As the Palm Pilot era was beginning to wane, I began to look for a replacement. I had bought my first Palm Pilot, the original, in 1996, and then bought nearly every successive generation after I found it to be the most productive tool for me -- ever. Its simplicity meant it was efficient, and I demand efficiency.
The iPad Touch from Apple was enticing, and so in early 2010 I bought one of the third-gen models. I knew from experience that it was best to buy a device with the most available storage RAM, and so I got the 64GB model. It was not cheap (Apple charged me an extra $100 for the added 32GB RAM), and it lacked a camera and GPS, despite having the incongruous Photos and Maps apps. I never did fill up the 64GB, and so could have saved me a hundred bucks.
Nevertheless, that first night I was entranced by what a modern, WiFi-enabled, touchscreen device could do. I was up until 1am exploring it.
It was at the same time remarkable and limiting. I found the closed Apple ecosystem, lauded non-stop by its compatriots in the tech media, stifling, me having been spoiled by the richness of Palm third-party development. The lack of a camera on the iTouch was dismaying, and I found the skeuomorphic GUI just awful.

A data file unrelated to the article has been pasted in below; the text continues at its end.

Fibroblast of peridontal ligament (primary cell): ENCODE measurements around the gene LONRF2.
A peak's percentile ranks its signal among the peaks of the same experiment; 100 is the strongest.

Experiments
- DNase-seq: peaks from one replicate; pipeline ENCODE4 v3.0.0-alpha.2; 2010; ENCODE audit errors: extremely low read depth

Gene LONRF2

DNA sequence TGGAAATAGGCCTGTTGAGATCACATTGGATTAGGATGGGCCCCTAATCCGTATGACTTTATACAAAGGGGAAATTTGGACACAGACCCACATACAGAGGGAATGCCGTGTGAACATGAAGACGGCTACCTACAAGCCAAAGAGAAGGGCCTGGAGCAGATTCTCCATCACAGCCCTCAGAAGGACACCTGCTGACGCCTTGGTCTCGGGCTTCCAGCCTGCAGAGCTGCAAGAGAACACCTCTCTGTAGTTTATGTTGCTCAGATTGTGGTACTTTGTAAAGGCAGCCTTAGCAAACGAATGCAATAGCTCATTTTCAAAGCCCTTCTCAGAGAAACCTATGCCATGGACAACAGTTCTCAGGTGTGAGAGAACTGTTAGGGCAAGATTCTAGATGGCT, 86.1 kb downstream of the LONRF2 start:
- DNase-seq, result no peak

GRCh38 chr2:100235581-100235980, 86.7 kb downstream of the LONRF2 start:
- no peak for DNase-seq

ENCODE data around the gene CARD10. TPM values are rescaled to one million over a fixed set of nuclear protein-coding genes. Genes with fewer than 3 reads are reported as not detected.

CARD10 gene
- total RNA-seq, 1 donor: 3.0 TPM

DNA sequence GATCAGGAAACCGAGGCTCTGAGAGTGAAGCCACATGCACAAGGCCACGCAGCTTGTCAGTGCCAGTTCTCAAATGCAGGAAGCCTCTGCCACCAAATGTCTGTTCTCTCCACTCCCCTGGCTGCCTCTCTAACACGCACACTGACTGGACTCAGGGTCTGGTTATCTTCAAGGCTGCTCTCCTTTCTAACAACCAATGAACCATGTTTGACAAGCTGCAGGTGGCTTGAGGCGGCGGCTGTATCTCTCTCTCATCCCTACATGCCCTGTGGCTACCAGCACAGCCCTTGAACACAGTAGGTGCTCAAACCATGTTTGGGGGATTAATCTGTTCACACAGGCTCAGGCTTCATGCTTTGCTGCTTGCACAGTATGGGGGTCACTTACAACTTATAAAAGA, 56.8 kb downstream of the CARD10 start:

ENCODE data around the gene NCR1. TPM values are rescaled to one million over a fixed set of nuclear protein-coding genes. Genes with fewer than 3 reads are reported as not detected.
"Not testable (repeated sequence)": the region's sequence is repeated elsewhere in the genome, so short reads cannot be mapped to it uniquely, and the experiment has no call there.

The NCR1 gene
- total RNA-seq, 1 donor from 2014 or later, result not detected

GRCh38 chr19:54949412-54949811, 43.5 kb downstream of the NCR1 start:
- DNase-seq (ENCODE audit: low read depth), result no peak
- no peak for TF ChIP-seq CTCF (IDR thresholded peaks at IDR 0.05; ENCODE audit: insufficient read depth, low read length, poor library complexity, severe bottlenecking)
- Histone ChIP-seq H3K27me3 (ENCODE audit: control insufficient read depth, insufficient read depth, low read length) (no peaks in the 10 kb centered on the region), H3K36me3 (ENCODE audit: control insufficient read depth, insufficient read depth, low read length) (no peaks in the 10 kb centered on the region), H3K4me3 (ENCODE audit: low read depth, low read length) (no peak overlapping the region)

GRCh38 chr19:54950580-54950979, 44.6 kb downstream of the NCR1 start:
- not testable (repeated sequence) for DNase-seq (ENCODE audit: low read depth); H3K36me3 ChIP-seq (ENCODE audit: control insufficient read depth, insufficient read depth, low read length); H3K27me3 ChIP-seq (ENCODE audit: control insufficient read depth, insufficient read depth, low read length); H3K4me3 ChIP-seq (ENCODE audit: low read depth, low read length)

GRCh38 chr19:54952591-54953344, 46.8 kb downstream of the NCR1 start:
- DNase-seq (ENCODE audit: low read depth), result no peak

Eventually, I gave it to my daughter for her time studying in England, and later that same year I bought the first Galaxy phone from Samsung, the Android-based Galaxy S I9000. Its GPS never worked properly, but it otherwise proved that Android was the open platform for me.
Ten Years After
Yesterday I hauled the rather fat and tiny iPod Touch 3rd Gen out of the drawer and charged it up. The aluminum back is so scratched that I can no longer read the small text on it, and it took me a while to track down which model it is.
It runs iOS v5 and most apps still work. Exceptions are apps that rely on external providers, such as the Weather, YouTube, and Newstand apps. The iTunes app still works, and for a device meant to play music, it is really the only one that matters. I found that I could download songs I purchased on iTunes from over the decade. It runs slowly, but not frustratingly so.
I connected its old Bluetooth (buried under Settings | General | Bluetooth) to my new Bowers and Wilkens P7 headphones. Listening to acoustic jazz albums like Ralph Towner's Solstice and Steve Kuhn's Pastorale reveals that the Touch offers up remarkable sound, albeit with the occasional hicough as the high-bitrate AAC data stream overwhelms the 600MHz CPU.
Even though it introduced me to the post-Palm world of modern mobile devices, the iPod Touch was for me, in the end, never more than a curiosity.